Art Radar visits an interdisciplinary exhibition featuring 30 exemplary Asian artists in the United Kingdom.
OBS Gallery in Kent, United Kingdom, exhibits the work of thirty artists from China, Tibet, Japan and the diaspora. “East by South East” is curated by Emily Glass, running from 19 September to 2 November 2014.
Established less than a year ago, the Old Big School (OBS) Gallery is located on the Tonbridge School campus, approximately 30 miles South East of London. Tonbridge is a school for boys aged 14 to 18, occupying a site of about 150 acres on the northern edge of the town. It is a nonprofit space providing a creative platform for school staff and students, exhibiting the work of emerging, as well as established local and international artists. Scheduling three main exhibitions a year, with smaller interim wall-based shows, the OBS Gallery aims to attract audiences from within the school and the wider community.
The gallery is also a functioning space for the school, used for exam facilitation and other events. The temporary nature of the space makes curating of exhibitions more testing, as shows have to be moveable and easily changeable. As such, the gallery is usually only open to the general public on weekends. Curator Emily Glass told Art Radar that
As a starting point, I think about what is going to be of interest to the students, what would be exciting to them. This is also why I choose works of many different media and digital medias to create diverse programming. However, it is tricky to programme in the gaps between the main exhibitions and in terms of hanging as you have to disrupt the space.
The OBS Gallery aims to develop a sustained engagement and education with the arts. At present, says Glass, “a QR trail is in development to lead students and the public around the exhibition and also videos are made to document the shows with interviews.”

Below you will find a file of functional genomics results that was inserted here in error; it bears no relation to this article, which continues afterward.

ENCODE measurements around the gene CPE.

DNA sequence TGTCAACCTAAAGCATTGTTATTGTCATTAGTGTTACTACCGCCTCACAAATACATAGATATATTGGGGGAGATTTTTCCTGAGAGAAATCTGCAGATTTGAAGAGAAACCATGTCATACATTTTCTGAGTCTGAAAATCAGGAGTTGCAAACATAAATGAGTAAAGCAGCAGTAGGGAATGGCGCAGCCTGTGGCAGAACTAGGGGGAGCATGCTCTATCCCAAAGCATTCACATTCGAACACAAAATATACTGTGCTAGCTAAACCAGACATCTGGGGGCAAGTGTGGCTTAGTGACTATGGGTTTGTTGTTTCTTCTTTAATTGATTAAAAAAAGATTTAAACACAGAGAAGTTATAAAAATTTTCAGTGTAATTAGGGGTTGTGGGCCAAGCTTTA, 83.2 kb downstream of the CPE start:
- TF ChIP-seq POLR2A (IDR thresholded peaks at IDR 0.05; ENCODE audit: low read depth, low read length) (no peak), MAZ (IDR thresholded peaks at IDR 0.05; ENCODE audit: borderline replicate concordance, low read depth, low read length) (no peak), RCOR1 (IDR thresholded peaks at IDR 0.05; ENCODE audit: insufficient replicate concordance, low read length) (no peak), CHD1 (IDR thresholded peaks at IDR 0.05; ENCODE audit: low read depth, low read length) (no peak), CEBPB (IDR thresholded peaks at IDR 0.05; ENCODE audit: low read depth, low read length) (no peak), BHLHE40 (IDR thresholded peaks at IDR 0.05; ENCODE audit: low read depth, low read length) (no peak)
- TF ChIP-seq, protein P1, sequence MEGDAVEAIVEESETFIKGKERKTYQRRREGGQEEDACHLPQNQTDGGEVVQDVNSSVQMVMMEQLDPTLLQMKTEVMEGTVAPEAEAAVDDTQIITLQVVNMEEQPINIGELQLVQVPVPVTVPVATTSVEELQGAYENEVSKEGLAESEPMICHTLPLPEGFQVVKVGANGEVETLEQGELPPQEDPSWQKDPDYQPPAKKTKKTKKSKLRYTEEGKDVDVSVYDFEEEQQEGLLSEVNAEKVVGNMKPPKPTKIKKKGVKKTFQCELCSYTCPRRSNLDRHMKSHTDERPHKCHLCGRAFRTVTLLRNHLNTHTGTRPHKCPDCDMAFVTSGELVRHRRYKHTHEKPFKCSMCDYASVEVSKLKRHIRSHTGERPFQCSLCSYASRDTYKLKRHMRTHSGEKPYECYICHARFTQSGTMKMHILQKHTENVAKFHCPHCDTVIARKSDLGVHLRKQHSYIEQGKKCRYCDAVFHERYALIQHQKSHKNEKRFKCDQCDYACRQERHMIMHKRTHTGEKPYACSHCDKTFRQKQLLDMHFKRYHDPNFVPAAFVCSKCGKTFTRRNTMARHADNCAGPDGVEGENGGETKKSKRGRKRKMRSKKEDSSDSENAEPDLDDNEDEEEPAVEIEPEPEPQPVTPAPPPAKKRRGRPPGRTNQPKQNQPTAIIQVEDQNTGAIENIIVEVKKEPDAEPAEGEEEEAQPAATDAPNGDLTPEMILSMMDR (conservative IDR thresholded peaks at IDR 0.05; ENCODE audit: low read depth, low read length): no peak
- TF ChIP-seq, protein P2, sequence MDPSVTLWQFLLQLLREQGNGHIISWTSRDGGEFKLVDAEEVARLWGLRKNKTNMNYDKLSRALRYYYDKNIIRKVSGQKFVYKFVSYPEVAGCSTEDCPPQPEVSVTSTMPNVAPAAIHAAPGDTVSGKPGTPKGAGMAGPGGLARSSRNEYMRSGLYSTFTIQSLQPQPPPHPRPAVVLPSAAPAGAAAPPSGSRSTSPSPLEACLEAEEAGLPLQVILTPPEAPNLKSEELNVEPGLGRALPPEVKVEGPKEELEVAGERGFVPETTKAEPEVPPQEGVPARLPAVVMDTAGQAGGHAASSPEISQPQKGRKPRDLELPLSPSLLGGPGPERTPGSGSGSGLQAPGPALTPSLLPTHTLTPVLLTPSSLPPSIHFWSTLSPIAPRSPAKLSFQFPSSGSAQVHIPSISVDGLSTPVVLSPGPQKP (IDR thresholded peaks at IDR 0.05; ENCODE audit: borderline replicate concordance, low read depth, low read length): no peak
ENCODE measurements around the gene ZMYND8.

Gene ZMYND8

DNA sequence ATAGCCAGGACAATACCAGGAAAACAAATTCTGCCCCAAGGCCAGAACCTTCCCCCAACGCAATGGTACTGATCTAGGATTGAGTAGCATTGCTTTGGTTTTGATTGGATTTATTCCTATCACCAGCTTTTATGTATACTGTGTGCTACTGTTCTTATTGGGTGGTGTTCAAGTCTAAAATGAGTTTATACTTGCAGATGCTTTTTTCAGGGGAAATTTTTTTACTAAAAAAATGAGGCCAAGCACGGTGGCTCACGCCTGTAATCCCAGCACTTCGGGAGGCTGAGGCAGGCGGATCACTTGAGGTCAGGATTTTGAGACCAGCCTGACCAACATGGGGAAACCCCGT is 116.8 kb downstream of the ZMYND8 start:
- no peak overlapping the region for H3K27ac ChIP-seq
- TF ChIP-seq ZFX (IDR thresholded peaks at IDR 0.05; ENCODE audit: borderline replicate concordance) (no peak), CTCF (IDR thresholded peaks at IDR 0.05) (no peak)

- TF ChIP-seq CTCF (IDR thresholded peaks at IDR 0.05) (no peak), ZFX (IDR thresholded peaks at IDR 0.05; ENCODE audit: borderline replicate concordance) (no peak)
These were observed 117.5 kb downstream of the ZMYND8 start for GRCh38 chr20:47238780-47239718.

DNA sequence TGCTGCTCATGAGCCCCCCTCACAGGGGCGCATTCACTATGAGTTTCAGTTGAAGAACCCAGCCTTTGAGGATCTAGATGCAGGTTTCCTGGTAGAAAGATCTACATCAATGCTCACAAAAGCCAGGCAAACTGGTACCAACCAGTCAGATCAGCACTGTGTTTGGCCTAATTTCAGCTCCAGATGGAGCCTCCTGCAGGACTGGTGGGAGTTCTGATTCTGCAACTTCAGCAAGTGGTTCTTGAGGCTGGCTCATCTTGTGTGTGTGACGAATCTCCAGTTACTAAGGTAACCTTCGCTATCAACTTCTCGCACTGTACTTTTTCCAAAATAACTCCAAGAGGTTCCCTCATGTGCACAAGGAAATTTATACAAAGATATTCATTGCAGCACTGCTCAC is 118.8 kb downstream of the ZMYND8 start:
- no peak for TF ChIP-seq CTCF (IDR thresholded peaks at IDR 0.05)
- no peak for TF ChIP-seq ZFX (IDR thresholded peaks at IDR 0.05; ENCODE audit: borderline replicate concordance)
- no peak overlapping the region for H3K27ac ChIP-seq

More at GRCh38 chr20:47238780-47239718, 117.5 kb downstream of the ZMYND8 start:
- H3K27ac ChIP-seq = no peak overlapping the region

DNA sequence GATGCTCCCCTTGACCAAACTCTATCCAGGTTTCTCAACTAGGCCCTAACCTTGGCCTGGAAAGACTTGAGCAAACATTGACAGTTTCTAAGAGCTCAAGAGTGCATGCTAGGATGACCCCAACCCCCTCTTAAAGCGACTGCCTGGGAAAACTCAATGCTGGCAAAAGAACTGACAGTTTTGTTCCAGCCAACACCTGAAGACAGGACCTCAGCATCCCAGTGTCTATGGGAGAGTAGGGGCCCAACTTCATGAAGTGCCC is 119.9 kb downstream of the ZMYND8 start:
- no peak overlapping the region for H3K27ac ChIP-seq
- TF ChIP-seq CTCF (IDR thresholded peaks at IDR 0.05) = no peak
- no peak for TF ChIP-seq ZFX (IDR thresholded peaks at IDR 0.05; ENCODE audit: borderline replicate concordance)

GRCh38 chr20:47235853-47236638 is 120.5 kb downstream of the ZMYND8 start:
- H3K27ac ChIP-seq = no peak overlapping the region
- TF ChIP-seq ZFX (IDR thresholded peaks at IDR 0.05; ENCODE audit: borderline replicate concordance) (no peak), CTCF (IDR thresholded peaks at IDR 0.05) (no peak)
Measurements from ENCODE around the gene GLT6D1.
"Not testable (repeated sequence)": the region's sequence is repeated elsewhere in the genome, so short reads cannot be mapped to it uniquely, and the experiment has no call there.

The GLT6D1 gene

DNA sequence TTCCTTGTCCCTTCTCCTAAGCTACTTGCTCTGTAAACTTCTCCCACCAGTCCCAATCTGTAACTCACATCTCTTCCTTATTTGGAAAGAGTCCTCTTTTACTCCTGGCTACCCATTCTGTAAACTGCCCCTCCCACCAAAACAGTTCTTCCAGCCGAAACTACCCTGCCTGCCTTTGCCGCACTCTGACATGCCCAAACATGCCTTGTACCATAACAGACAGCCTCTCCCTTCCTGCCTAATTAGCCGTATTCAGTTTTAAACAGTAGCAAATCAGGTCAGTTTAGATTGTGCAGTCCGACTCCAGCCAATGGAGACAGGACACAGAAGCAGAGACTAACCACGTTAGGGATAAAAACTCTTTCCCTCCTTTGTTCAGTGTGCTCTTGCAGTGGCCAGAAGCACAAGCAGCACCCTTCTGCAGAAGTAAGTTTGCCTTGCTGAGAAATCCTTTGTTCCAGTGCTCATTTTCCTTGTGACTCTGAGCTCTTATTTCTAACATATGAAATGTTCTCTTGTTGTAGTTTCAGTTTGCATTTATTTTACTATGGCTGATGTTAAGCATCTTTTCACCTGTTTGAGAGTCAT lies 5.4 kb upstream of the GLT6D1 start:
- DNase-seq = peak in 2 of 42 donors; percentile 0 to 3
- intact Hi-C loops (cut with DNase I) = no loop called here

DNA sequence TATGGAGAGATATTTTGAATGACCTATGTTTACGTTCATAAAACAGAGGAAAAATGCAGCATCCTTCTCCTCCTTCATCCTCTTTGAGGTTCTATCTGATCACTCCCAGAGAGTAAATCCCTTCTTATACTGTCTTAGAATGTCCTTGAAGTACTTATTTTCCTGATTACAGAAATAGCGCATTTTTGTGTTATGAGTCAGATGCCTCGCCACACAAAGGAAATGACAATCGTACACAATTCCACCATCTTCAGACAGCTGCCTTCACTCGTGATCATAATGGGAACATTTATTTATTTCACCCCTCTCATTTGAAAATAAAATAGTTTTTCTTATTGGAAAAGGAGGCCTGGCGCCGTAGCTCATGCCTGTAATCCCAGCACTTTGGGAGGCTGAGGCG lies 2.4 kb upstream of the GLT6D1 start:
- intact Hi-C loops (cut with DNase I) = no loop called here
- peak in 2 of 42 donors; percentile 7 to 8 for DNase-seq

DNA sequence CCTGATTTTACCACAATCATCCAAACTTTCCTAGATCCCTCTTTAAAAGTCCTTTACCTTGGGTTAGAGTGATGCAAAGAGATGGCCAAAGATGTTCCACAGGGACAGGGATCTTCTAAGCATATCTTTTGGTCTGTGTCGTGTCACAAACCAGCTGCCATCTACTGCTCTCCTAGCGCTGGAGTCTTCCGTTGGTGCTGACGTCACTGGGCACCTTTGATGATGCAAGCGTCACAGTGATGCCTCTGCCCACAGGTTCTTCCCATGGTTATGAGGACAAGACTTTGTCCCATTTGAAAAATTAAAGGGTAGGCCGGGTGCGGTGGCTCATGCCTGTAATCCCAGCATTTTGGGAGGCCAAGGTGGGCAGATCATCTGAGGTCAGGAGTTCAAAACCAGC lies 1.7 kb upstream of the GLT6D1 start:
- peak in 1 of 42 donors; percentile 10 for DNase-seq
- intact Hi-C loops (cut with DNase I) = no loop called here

Art from “the East”
“East by South East” is the second exhibition at the gallery, showcasing thirty artists from China, Tibet, Japan, and their diasporas in Australia and the United Kingdom, spanning from the 1990s through to 2014. These countries are categorised as the global region of the ‘East’, so “the exhibition’s context could be easily understood by audiences”, said Glass, acknowledging that the term ‘East’ is “increasingly meaningless”. The works in the show speak of more global contexts and issues. In a time when boundaries between countries and locations have become diluted, it is hard to know what “East Asia” means today.
This exhibition provides a starting point to decode this problem of definition – the “push and pull of ideas” between different cultural contexts, to see what artists think of and their relationship to the ‘East’ and its wider global place. Furthermore, as the works span almost a generation, the twenty years of art practice on show visualises the distinct developments in socio-political, commercial, economic and cultural parameters of East Asia.
For this exhibition, Glass consulted Katie Hill from the Office of Contemporary Chinese Art (OCCA), Oxford, United Kingdom; Tony Scott from China Arts Projects, Australia; collector Wayne Warren, from whom many of the artworks were borrowed; and Chinese artist Zhang Huan.
An interdisciplinary show
“East by South East” embraces a wealth of interdisciplinary media such as photography, print, painting, installation, found objects, ceramics, sculpture, fragments of site-specific installations, film, works on paper, design (books and book illustration), branding and more.
The show investigates themes of Buddhism, spiritualism, meditation, ritual, identity, divination, semiotics, symbolism, the power of a visual language and visual translation, the influence of the traditional process on contemporary practice, the influence of design, commercialism through advertising and branding such as Louis Vuitton – which is not only the subject of works but also a commissioner of new works.
Artists on show include Chiho Aoshima, Liu Bolin, Lao Dan, Dedron, Gade, Li Gang, Gonkar Gyatso, Beijing East Village Artists, Zhang Huan, Anthony Key, Yayoi Kusama, Kesang Lamdark, Luo Brothers, Takashi Murakami, Mad for Real, Nortse, Gao Ping, Sheng Qi, Hu Qinwu, Tony Scott, Ang Tsherin Sherpa, Tsewang Tashi, Penba Wangdu, Guan Wei, Ai Weiwei, Wang Wen Ming, Zhang Xiaogang, Huang Yan, Huang Yong Ping and Liu Zhuoquan.
Notable works: Sunflower seeds and snuff bottles